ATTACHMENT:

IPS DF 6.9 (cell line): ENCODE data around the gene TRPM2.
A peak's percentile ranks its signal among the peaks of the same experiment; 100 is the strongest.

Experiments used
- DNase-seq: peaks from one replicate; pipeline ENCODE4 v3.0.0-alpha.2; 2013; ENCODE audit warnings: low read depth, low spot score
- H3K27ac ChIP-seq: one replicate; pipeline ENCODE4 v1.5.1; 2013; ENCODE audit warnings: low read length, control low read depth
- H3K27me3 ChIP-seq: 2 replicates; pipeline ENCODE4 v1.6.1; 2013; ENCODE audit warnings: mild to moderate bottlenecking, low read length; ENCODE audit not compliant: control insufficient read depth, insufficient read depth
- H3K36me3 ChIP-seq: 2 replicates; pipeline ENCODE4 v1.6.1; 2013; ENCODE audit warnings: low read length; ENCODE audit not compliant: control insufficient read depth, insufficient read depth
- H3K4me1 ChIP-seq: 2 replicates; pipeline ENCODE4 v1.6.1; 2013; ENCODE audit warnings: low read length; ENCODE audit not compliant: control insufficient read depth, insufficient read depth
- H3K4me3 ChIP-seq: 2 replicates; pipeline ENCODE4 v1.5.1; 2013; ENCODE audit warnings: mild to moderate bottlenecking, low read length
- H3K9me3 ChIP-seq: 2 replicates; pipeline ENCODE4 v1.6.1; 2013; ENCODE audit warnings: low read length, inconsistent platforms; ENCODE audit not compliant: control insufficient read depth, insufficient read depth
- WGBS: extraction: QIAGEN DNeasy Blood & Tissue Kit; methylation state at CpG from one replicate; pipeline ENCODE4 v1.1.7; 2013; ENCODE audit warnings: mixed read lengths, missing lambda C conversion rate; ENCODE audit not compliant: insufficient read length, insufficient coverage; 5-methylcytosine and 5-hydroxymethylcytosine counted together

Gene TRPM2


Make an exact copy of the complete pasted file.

IPS DF 6.9 (cell line): ENCODE data around the gene TRPM2.
A peak's percentile ranks its signal among the peaks of the same experiment; 100 is the strongest.

Experiments used
- DNase-seq: peaks from one replicate; pipeline ENCODE4 v3.0.0-alpha.2; 2013; ENCODE audit warnings: low read depth, low spot score
- H3K27ac ChIP-seq: one replicate; pipeline ENCODE4 v1.5.1; 2013; ENCODE audit warnings: low read length, control low read depth
- H3K27me3 ChIP-seq: 2 replicates; pipeline ENCODE4 v1.6.1; 2013; ENCODE audit warnings: mild to moderate bottlenecking, low read length; ENCODE audit not compliant: control insufficient read depth, insufficient read depth
- H3K36me3 ChIP-seq: 2 replicates; pipeline ENCODE4 v1.6.1; 2013; ENCODE audit warnings: low read length; ENCODE audit not compliant: control insufficient read depth, insufficient read depth
- H3K4me1 ChIP-seq: 2 replicates; pipeline ENCODE4 v1.6.1; 2013; ENCODE audit warnings: low read length; ENCODE audit not compliant: control insufficient read depth, insufficient read depth
- H3K4me3 ChIP-seq: 2 replicates; pipeline ENCODE4 v1.5.1; 2013; ENCODE audit warnings: mild to moderate bottlenecking, low read length
- H3K9me3 ChIP-seq: 2 replicates; pipeline ENCODE4 v1.6.1; 2013; ENCODE audit warnings: low read length, inconsistent platforms; ENCODE audit not compliant: control insufficient read depth, insufficient read depth
- WGBS: extraction: QIAGEN DNeasy Blood & Tissue Kit; methylation state at CpG from one replicate; pipeline ENCODE4 v1.1.7; 2013; ENCODE audit warnings: mixed read lengths, missing lambda C conversion rate; ENCODE audit not compliant: insufficient read length, insufficient coverage; 5-methylcytosine and 5-hydroxymethylcytosine counted together

Gene TRPM2